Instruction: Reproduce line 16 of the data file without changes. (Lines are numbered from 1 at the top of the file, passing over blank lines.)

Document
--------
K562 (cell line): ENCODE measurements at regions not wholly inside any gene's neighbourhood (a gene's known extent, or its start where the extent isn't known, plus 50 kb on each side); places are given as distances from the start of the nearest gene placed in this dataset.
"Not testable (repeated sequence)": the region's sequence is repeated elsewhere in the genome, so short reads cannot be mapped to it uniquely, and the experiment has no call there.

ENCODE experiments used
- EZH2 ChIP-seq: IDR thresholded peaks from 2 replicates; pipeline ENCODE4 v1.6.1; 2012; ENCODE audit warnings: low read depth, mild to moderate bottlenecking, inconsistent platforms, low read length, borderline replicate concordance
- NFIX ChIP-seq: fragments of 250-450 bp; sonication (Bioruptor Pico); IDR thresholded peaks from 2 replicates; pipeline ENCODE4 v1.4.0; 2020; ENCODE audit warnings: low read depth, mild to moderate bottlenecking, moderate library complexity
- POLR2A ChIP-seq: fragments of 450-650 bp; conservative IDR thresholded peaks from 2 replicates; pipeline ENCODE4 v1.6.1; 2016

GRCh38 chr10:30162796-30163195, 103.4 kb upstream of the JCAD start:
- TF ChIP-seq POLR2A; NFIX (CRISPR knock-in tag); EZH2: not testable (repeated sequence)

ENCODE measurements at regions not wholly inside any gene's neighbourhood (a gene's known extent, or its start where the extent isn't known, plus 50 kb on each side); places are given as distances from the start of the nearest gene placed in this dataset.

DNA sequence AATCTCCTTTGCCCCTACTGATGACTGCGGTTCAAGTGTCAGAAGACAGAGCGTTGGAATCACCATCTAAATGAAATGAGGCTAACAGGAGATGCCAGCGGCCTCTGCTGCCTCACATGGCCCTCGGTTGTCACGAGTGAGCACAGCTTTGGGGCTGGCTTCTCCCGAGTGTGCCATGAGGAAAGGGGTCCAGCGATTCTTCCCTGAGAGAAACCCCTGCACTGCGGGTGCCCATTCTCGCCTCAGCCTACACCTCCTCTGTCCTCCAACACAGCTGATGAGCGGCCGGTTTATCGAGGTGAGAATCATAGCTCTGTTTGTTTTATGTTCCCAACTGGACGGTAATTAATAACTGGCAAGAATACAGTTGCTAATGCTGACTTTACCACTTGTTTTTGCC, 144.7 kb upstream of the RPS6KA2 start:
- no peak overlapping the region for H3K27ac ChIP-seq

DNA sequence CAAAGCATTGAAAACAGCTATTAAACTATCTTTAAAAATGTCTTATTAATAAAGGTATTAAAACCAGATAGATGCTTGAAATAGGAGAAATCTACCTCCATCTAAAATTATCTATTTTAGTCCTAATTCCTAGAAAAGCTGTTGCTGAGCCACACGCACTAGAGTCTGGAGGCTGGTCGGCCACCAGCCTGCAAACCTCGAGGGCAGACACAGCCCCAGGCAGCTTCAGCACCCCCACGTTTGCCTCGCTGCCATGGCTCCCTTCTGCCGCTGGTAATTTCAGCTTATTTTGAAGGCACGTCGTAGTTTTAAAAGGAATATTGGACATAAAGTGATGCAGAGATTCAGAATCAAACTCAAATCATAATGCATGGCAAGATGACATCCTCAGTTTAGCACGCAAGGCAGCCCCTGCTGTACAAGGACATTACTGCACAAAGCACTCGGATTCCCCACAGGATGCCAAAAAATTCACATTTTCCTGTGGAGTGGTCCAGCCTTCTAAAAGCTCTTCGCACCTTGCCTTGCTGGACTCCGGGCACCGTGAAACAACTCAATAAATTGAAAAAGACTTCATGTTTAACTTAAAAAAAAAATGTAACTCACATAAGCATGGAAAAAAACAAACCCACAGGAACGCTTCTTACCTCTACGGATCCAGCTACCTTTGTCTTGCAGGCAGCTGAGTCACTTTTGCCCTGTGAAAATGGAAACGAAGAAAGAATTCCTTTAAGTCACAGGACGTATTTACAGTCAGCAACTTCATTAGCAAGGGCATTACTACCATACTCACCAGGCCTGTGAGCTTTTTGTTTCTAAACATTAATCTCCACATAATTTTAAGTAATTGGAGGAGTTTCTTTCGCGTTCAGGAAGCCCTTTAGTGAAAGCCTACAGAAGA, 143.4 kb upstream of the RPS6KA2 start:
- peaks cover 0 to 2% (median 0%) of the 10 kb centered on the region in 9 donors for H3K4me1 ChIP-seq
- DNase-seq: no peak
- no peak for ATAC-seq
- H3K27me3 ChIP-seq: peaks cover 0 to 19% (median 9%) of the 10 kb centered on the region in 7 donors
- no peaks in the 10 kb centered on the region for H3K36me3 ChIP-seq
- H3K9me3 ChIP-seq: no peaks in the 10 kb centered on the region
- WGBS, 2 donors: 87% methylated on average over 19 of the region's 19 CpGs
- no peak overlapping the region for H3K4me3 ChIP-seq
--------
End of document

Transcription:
- H3K27me3 ChIP-seq: peaks cover 0 to 19% (median 9%) of the 10 kb centered on the region in 7 donors